SAN FRANCISCO—From an emotional force akin to Greek tragedy to the straightforward exploits of a superhero: for a director, one of the main challenges posed by the Ring’s third evening is how to bridge that gulf, all the while clarifying the stakes in Siegfried so that the audience will buy into the return to full-on tragic mode in the cycle’s mammoth finale….

continue [behind Musical America‘s paywall — but will be open access Friday afternoon]
Part 1 here

Filed under: Musical America, review, Ring cycle, San Francisco Opera, Wagner

San Francisco Opera Reforges Its Ring


Iréne Theorin as Brünnhilde and Greer Grimsley as Wotan in Wagner’s “Die Walküre.”
Photo: Cory Weaver/San Francisco Opera

Here’s Part 1 of my review for Musical America of San Francisco Opera’s Ring, directed by Francesca Zambello and conducted by Donald Runnicles:

SAN FRANCISCO—One sure gauge of a successful Ring production is when it consistently leads you to a liminal state: to a kind of hovering between rapt focus on the moment and deliberation about what it all implies. Over the course of San Francisco Opera’s Ring, I found myself taking that threshold for granted, encouraged to ponder the connections, musical and dramatic, that are essential for Wagner’s project to make its desired impact.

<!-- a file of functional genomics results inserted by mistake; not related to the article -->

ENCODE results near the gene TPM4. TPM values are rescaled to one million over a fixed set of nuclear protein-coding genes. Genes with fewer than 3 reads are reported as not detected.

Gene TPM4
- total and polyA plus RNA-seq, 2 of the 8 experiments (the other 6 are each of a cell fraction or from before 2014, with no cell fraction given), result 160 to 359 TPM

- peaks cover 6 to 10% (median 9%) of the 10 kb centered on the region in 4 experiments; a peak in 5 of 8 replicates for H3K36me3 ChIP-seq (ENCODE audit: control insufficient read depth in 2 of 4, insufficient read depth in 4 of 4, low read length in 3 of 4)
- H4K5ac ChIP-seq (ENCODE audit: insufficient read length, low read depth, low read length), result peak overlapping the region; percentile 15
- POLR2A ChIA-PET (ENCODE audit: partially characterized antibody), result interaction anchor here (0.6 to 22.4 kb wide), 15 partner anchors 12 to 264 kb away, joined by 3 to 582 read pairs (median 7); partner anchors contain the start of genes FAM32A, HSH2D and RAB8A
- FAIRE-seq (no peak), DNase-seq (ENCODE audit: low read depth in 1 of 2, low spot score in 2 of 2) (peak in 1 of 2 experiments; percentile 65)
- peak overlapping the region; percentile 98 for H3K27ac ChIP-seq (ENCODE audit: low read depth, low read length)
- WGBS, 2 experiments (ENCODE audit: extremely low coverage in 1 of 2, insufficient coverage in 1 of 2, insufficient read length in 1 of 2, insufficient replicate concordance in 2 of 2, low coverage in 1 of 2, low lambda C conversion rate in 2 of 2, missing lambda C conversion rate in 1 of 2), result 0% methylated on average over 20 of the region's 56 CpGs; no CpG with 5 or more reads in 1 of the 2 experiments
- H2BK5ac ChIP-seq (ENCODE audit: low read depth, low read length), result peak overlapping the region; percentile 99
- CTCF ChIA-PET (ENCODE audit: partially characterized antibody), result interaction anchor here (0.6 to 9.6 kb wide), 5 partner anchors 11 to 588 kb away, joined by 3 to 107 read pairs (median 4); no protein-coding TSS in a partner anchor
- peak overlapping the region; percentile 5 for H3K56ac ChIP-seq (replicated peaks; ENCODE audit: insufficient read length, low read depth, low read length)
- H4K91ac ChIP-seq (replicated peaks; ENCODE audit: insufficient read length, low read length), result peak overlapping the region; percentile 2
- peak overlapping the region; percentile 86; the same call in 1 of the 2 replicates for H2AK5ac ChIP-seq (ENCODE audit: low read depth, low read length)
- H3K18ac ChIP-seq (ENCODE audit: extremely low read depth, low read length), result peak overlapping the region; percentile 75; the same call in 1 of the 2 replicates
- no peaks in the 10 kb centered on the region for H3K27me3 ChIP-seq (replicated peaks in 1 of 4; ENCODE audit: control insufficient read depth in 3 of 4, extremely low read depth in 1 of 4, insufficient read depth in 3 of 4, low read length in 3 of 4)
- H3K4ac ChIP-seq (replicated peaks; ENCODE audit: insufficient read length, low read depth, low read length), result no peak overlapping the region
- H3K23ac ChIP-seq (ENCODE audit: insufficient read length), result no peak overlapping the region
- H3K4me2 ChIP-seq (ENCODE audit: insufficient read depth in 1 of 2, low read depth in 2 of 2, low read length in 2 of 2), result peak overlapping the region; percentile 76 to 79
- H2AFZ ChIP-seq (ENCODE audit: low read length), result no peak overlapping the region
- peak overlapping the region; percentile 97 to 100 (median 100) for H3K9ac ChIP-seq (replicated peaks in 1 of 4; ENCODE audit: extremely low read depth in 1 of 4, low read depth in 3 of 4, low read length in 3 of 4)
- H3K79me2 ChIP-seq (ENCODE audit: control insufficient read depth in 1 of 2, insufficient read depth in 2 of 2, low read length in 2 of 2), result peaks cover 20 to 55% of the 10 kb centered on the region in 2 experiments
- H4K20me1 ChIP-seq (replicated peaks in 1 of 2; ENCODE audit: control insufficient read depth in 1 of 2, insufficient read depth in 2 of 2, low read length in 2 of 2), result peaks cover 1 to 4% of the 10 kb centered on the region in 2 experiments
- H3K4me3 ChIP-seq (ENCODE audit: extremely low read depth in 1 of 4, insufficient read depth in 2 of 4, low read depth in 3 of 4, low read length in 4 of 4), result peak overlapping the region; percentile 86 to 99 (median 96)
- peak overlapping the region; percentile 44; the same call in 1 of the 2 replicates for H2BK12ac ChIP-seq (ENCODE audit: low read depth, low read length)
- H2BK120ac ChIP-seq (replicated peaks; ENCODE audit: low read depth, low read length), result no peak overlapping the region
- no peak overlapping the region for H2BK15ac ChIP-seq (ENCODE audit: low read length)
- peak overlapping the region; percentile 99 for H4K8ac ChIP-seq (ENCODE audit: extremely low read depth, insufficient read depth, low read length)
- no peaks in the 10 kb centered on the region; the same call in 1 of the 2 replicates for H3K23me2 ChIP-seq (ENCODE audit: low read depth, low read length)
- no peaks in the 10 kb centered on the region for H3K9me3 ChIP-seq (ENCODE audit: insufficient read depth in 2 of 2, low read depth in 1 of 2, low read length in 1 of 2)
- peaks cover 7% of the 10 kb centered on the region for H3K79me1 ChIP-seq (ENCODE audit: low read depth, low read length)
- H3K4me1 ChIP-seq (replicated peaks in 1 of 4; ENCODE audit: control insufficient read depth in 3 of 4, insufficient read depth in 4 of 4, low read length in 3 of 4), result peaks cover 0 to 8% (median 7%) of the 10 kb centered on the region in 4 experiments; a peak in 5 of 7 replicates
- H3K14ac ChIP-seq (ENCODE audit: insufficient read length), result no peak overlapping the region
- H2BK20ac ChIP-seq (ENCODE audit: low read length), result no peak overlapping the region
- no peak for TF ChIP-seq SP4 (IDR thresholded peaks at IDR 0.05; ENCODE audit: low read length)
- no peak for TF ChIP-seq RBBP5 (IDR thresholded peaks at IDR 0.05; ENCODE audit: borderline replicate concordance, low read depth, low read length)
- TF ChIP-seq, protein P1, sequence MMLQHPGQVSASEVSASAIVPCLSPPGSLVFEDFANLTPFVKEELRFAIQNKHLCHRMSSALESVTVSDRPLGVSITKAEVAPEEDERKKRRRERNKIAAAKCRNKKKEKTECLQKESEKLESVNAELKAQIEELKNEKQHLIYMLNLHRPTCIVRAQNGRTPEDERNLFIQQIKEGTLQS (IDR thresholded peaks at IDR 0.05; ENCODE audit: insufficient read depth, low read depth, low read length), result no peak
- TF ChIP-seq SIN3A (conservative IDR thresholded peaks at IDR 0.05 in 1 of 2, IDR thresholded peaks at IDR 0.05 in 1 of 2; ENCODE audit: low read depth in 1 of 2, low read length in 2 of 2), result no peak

continue [behind MA’s paywall]

Filed under: directors, Musical America, review, Ring cycle, San Francisco Opera, Wagner

Dausgaard and Seattle Symphony Take on an Early Sibelius Epic


photo: Brandon Patoc

My review for Bachtrack of Thomas Dausgaard and the Seattle Symphony in Sibelius’s Kullervo:
On 28 April 1892, when he was only 26, Jean Sibelius unveiled Kullervo to the public. Its triumph established both his career as a composer and his reputation as Finland’s musical bard…

continue reading

Filed under: review, Seattle Symphony, Sibelius, Thomas Dausgaard

A Very Palpable Hamlet from The Horse in Motion


Kevin Lin as Hamlet; photo (c) Kyler Martin for The Horse in Motion

Hamlet is usually encountered as an object of reverent study or, in performance, a vessel of virtuosity. But in its recent staging at an old Seattle mansion, The Horse in Motion found a way to turn the play back into a visceral theatrical experience — one full of discovery for bardolaters and newcomers alike.